MINNEAPOLIS (WCCO) --Jurors had to sort through credibility issues when a teenager took the stand in the trial of a former Minneapolis police officer Mohamed Noor on Wednesday.
Noor faces murder and manslaughter charges in the shooting death of Justine Ruszczyk Damond in 2017. She had called 911 to report a possible sexual assault behind her home.
The jury heard testimony from people who live in the south Minneapolis neighborhood where Ruszczyk Damond was shot and killed.
A teenager who was riding his bike by the scene at the time of the shooting was questioned by both the prosecution and defense. He admitted to smoking marijuana and drinking several shots of whiskey before riding his mother's bike to a friend's house.
The teen said he had marijuana in his pocket and when he saw officers standing outside their squad car he got nervous. He said he put his headphone on and ducked his head only after noticing a woman with a cellphone up to her ear and her other hand in the air. He says as he passed the mouth of the alley he heard a gunshot.
He says he immediately pulled his phone out.
"This is the age of the phone, everything gets recorded," the teen said.
He says he saw Officer Matthew Harrity run to the aid of the woman who was shot helping her to the ground. He says Noor was pacing around.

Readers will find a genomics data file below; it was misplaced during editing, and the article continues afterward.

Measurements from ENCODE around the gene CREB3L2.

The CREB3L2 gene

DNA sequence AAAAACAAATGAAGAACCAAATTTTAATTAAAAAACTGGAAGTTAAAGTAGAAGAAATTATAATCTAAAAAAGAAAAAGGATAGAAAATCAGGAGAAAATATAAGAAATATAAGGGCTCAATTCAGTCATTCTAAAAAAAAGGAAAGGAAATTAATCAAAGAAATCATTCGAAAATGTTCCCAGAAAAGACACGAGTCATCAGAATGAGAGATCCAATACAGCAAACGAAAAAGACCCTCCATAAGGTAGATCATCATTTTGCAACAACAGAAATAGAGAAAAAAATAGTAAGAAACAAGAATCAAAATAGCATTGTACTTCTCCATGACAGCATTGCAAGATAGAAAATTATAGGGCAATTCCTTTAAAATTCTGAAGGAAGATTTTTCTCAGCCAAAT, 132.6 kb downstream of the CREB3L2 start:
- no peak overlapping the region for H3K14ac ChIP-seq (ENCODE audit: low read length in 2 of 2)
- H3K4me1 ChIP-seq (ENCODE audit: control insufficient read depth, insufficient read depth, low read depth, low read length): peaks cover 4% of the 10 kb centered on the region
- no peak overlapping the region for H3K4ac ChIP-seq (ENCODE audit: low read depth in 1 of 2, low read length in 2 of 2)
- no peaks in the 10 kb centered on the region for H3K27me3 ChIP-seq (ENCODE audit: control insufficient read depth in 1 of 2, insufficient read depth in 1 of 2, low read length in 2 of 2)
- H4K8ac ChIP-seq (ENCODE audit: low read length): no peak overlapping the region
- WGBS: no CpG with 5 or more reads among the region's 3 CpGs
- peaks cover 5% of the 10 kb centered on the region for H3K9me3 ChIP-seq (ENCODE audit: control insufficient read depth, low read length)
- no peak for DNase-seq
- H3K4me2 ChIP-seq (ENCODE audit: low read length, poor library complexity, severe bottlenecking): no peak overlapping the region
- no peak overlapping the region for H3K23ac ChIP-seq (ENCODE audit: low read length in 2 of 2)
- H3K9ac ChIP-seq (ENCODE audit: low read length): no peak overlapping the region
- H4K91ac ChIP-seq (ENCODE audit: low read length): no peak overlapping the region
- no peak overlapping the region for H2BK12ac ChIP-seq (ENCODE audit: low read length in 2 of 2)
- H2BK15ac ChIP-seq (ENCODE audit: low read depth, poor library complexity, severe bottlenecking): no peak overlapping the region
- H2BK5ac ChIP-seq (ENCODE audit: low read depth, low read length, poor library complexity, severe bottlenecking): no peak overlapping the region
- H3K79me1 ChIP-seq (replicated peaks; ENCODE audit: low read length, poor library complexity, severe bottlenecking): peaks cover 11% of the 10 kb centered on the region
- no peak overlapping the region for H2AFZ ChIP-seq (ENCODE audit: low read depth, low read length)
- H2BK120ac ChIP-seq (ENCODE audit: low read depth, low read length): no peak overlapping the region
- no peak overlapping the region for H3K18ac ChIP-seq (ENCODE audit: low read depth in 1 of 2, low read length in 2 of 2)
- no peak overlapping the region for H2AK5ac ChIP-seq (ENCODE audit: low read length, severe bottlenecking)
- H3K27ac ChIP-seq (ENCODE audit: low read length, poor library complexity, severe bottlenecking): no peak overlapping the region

Video from his phone was played. The teen asked, "What's going on here, sir?" He said it was Noor who said he can keep recording as long as he stepped to the side. The video was only 30 seconds long.
The teen said between the time of the shooting and when the Minnesota Bureau of Criminal Apprehension came by his home to take his phone, he got numbers of Minneapolis's chief of police and mayor at the time: Janeé Harteau and Betsy Hodges. He said he wanted to call them because, "I saw a police officer shoot a woman, serious business."
The teen was interviewed days after, and told investigators the officers were out of the car when the gun was fired. He admitted, "I currently don't remember most of the incident. I tried to get it out of my head after the interview."
Defense attorneys pointed out inconsistencies between that interview and what he told attorneys months later. He told the jury to rely on what he said says after the shooting because he knows that's the most reliable, and the account he knows is accurate.
for more features.